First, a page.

President Bush, in the most forceful defense yet of his Iraq war policy, accused critics Friday of trying to rewrite history and charged that they’re undercutting America’s forces on the front lines.
“The stakes in the global war on terror are too high and the national interest is too important for politicians to throw out false charges,” the president said in his combative Veterans Day speech.
“While it’s perfectly legitimate to criticize my decision or the conduct of the war, it is deeply irresponsible to rewrite the history of how that war began,” the president said.
Bush’s combative defense of his policy came at a time of growing doubts and criticism about a war that has claimed the lives of more than 2,050 members of the U.S. military. As casualties have climbed, Bush’s popularity has dropped. His approval rating now is at 37 percent in the latest AP-Ipsos poll, an all time low point of his presidency.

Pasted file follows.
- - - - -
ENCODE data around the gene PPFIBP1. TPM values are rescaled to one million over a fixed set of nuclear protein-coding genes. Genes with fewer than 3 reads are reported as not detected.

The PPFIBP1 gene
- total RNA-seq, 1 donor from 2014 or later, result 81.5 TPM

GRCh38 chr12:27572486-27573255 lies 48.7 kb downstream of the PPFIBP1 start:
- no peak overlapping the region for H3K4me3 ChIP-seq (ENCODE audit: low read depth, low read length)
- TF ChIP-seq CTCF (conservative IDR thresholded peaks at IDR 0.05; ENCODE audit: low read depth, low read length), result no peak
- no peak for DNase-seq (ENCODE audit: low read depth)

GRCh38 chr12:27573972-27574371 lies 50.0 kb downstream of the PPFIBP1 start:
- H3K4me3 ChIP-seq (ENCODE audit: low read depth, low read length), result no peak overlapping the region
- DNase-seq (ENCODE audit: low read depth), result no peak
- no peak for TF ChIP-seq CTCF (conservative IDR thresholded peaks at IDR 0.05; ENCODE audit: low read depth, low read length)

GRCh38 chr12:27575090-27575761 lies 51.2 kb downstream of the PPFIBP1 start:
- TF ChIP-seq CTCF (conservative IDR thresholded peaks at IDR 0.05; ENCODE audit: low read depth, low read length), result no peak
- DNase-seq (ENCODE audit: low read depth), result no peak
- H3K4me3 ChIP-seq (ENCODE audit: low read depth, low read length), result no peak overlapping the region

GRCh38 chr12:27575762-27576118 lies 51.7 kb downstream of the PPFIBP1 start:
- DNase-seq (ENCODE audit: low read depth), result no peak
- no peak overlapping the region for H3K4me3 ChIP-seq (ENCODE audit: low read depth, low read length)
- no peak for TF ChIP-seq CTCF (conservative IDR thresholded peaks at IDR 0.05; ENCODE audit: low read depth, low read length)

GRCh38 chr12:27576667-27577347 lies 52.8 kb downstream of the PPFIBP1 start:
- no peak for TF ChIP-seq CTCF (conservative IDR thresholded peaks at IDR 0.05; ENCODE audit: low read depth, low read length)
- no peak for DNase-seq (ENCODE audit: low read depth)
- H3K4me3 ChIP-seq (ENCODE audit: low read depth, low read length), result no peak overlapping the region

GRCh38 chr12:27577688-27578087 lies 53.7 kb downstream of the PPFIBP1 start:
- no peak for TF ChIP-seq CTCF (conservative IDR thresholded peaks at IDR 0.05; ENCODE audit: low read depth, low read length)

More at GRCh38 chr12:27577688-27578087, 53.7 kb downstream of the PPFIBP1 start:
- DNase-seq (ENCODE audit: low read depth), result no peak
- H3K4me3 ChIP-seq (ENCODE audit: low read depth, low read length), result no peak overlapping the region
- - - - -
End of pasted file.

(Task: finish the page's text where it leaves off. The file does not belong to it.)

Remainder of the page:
Sen. Edward Kennedy, D-Mass., quickly returned Bush’s criticism.
“Its deeply regrettable that the president is using Veterans Day as a campaign-like attempt to rebuild his own credibility by tearing down those who seek the truth about the clear manipulation of intelligence in the run-up to the Iraq war,” Kennedy said in a statement.
“Instead of providing open and honest answers about how we will achieve success in Iraq and allow our troops to begin to come home,” Kennedy said, “the president reverted to the same manipulation of facts to justify a war we never should have fought.”
The president spoke at the Tobyhanna Army Depot on a stage decorated with posters that said “Strategy for Victory.”
His appearance came as his primary justification for the 2003 invasion that Saddam Hussein possessed weapons of mass destruction has come under fresh attack on Capitol Hill. Democrats have seized on the indictment of a now-resigned senior White House aide in the CIA leak case to shine the spotlight on how the president and other officials used intelligence about Iraq in the weeks and months leading up to the war.